Apparel fibre prices rise in a Chinese wave

It would be fair to say that the strength of wool prices during the past couple of weeks has caught many by surprise, not simply analysts sitting on the sidelines guessing what is going to happen. To better understand what has gone on this article takes a look at the apparel fibre background to the greasy wool market.

As Mecardo articles in the past have outlined, fibre prices are bound together through blending/substitution and fashion. While the level of correlation between prices of different apparel fibres varies, they follow the same general cycles and trends.

Forward bids for greasy wool did pick up that the market would be firm last week, but exporters as a rule were not expecting rises of 10%. There is a mechanism for this to happen, with many Chinese processors buying on indent through selected Australian exporters, rather than seeking quotes for wool from exporters. In this case they directly instruct the exporter what to buy and what to pay.

 It seems that in the past week most of the apparel fibre complex in China changed tack, from weathering the COVID-19 storm as best as possible, to switching to production which requires re-stocking. Figure 1 shows the weekly change in US dollar prices for a range of apparel fibres in China, along with the 19 MPG from the eastern Australian auctions. In US dollar terms the 19 MPG rose by 9.4% (10% in Australian dollar terms) which was matched or exceeded by polyester staple fibre, viscose and cotton. Nylon and acrylic staple fibre experienced smaller prices rises. Merino price rises were in good company last week.

Figure 2 takes a slightly longer view, looking at US dollar price changes since early September for the same apparel fibres shown in Figure 1. For this period merino prices have out-performed the other fibres, after over shooting to lower price levels early in the season. Even allowing for the out performance of the merino prices, polyester, viscose and cotton have lifted by 13-20%. It has been a general lift in apparel fibre prices in China during the past month.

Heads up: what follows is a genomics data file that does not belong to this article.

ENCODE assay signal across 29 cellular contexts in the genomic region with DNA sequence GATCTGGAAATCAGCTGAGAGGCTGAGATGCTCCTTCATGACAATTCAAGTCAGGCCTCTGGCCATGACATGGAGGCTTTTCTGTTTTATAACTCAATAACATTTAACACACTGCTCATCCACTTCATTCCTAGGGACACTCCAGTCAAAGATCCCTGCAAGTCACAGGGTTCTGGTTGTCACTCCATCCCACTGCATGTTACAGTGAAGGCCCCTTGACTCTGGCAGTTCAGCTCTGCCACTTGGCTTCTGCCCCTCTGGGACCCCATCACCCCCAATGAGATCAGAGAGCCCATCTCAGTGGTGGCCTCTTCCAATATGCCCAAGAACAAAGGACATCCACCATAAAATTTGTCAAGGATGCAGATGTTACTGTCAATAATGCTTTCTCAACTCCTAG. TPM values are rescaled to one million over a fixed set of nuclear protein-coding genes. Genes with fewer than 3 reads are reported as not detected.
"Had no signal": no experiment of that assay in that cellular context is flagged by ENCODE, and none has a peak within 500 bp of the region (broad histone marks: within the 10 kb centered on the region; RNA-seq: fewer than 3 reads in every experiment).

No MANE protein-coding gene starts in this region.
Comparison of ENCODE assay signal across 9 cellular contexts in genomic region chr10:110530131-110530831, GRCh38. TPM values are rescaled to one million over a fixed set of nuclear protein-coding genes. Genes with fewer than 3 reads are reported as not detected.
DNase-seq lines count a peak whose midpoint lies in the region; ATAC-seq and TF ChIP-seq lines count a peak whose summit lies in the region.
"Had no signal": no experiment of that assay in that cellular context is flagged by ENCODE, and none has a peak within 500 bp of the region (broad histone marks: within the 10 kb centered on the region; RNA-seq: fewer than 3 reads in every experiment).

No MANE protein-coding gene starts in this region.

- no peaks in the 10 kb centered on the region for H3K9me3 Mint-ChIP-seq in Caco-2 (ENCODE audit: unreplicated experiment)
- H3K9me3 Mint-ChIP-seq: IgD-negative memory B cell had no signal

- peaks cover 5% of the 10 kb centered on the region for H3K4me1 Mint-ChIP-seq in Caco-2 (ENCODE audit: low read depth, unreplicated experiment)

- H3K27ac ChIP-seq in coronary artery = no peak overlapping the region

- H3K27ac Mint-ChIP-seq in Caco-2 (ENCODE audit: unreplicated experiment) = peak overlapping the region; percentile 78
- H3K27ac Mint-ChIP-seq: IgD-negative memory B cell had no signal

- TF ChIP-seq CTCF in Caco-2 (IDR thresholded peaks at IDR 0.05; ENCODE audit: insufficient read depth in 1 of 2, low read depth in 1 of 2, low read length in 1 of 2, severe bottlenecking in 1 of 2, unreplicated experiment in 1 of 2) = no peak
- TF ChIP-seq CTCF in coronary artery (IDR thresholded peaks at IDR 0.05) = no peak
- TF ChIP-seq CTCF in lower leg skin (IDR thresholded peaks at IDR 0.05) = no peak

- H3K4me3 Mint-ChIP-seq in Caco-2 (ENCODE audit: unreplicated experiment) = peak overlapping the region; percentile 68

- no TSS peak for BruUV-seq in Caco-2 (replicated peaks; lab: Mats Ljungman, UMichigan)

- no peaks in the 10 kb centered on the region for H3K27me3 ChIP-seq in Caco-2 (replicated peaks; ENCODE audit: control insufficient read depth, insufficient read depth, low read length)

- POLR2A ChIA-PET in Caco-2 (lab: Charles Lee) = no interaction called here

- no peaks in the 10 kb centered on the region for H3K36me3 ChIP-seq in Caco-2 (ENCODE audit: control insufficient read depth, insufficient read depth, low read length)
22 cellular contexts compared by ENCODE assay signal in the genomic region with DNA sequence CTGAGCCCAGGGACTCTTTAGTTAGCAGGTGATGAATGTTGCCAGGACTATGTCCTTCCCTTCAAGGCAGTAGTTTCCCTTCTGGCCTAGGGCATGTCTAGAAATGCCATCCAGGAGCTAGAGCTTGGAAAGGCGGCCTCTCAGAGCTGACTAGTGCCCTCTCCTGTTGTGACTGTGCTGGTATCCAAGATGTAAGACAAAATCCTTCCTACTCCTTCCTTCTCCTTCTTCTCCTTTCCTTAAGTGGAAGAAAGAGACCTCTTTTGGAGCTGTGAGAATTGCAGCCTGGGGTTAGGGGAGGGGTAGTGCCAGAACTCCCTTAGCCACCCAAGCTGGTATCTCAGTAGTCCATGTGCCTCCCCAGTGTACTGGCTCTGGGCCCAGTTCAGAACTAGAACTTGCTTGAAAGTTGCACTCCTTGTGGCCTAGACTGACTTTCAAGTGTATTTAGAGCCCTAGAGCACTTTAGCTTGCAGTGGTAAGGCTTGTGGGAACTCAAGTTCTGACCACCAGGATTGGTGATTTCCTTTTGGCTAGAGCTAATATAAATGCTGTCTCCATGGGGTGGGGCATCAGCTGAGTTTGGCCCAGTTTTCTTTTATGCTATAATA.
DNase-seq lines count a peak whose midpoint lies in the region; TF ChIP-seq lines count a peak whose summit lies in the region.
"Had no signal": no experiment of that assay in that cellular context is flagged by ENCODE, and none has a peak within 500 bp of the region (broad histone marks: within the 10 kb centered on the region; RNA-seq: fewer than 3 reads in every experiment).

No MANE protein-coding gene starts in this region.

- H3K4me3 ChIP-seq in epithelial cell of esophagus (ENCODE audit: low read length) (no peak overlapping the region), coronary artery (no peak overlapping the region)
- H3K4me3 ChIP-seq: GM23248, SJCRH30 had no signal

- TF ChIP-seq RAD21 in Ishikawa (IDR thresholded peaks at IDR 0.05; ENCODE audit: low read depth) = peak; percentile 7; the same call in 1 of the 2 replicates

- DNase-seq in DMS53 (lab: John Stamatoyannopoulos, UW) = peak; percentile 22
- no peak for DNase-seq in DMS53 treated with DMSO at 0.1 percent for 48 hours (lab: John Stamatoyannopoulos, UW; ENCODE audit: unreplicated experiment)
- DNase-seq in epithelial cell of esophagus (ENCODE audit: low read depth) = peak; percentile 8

Have the price rises been caused by rises in raw material prices? Figure 3 looks at the changes in feedstock prices for polyester, nylon and acrylic for the past week and past month in China. In the past week feedstock prices did lift for polyester and nylon but when looking at the past month their rises were quite small, except acrylic feedstock prices which lifted by 11%. It seems the correlation between feedstock and apparel fibre prices in the past month has been a weak one. Raw material prices are not explaining the rise in apparel fibre prices.

 

What does it mean?

Apparel fibre markets in China have picked up during the past month, with the greasy wool market following the general apparel fibre complex. Merino prices have outperformed the other fibres, but from a relatively lower base. Such a backdrop to the recent rises in merino prices suggests the market will hold most of the recent rises and additionally hints that the market has quite likely seen the worst of the COVID-19 downturn.

Demand still remains weak in Europe and America so for anyone looking for prices to return to 2018-19 levels soon, it will be best to change your price ideas.

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Key Points

  • Merino price rises during the past week were matched or exceeded in China by polyester staple fibre, viscose and cotton.
  • Price rises during the past month amongst apparel fibres have been supportive of higher merino prices.
  • The rise in manmade apparel fibres in China have not been driven by rises in raw material inputs.

Click on figure to expand

Click on figure to expand

Click on figure to expand

Data sources:  Emerging Textiles, ICS , Mecardo

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